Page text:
What will you learn? MixingLight.com currently has an ongoing ACES series that digs deep into the pipeline. They have another active series on breaking down commercial looks. Plus they’ve started another series on conforming an XML using an original short film they’ve recently produced.

Colorist Society International has two core objectives: recognition and progression.

The announcement this month that IMDB fully recognizes CSI is a milestone achievement in our first year.

For the second objective, we are keen to further the art in as many ways as we can. Mixing Light and ICA already offer members a discount on classes. CSI is now also working to arrange meetings at shows and local presentations.

On January 25th, CSI co-founder Kevin Shaw will be presenting a free seminar for cinematographers and colorists on working with HDR deliverables. The afternoon will be hosted at Dolby, 4-6 Soho Square London, W1D 3PZ and is a rare chance for us in the UK to see a Dolby Cinema HDR laser projector.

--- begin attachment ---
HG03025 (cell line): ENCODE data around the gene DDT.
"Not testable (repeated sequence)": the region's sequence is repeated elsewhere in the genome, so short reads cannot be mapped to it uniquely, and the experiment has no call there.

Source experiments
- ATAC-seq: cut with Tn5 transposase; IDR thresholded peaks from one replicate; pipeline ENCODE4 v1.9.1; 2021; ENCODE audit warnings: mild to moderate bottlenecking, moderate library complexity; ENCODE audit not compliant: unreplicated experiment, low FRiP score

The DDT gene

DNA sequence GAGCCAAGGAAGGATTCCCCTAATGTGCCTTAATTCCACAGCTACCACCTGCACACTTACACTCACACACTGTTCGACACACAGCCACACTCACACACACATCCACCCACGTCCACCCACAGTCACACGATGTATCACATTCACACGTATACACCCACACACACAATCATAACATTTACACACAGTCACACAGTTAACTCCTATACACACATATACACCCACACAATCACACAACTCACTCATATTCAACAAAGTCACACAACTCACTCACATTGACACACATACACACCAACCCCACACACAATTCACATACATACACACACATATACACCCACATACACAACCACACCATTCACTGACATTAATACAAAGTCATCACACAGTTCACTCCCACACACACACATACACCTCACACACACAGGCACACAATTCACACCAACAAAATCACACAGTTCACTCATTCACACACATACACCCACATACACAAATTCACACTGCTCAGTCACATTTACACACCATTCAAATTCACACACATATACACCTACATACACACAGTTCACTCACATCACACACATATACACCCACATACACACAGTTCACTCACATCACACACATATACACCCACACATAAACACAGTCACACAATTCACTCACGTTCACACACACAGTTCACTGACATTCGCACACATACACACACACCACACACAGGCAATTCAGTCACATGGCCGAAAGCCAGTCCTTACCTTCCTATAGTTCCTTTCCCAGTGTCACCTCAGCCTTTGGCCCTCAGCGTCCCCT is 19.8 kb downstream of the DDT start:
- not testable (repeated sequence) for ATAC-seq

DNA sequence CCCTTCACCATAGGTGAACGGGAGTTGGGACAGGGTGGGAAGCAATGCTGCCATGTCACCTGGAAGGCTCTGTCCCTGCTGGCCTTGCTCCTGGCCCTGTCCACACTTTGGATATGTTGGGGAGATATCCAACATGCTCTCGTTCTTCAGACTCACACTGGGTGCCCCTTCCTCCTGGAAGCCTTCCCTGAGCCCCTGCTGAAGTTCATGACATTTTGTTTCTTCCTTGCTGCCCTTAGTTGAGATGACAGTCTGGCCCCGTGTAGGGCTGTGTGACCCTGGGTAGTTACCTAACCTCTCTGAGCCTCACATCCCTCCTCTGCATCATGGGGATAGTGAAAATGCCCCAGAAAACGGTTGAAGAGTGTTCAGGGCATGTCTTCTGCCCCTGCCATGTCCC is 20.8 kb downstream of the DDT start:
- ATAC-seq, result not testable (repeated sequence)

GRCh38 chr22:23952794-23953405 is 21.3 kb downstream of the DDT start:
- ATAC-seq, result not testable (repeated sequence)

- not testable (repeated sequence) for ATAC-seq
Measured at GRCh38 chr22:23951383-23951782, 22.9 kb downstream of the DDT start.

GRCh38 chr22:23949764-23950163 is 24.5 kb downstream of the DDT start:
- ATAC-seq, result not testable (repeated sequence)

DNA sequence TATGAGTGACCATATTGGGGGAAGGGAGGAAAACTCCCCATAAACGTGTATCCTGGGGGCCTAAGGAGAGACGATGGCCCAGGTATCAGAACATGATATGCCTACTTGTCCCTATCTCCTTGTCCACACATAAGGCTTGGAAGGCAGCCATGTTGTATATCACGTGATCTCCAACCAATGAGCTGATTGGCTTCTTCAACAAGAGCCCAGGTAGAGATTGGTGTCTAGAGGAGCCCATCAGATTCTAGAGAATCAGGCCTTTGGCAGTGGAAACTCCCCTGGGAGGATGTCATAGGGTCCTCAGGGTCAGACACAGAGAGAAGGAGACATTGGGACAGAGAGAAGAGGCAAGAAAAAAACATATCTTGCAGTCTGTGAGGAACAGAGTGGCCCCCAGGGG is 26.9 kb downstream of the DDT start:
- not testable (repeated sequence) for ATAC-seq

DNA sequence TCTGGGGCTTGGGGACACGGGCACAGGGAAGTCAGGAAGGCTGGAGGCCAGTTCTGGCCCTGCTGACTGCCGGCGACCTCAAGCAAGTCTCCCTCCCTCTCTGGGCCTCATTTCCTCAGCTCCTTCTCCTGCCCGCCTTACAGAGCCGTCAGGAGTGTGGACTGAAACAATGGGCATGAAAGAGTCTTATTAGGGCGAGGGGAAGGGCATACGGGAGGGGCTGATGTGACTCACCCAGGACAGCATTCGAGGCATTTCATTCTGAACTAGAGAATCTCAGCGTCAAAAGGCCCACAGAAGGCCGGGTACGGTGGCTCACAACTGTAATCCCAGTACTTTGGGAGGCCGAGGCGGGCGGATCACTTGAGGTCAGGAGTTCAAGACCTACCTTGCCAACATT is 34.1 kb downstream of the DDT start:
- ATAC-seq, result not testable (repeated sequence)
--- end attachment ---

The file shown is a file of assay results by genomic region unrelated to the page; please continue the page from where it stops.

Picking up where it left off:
The seminar will cover the basics of what HDR is, HDR workflows and a discussion about some of the practical implications for cinematographers and colorists.

Registration is not yet open, but if you would like to attend please email Kevin.Shaw@coloristsociety.com.

If you are presenting, or know of a presentation that would interest other CSI members please let us know at admin@coloristsociety.com.

Down to Business
 

Is Color Timing A True Art Form
Part 3

Dale follows up last month’s part two essay with the third and final installment in his series on the early days of color grading and color correction.

Early on, while employed at Deluxe Labs, I was working on low-budget films, and on one of those films the Director was guiding me in the timing of his movie. He wanted the film to be very golden in color. The golden look was part of the story line and was very important to his vision for the film.

For each sequence the director would ask me to add more gold to it. This went on for the first two screenings, and with the corrections that I was putting into the film for the third print, I was sure that the third print would be the final. Thinking third time’s the charm, I thought the director would be very happy.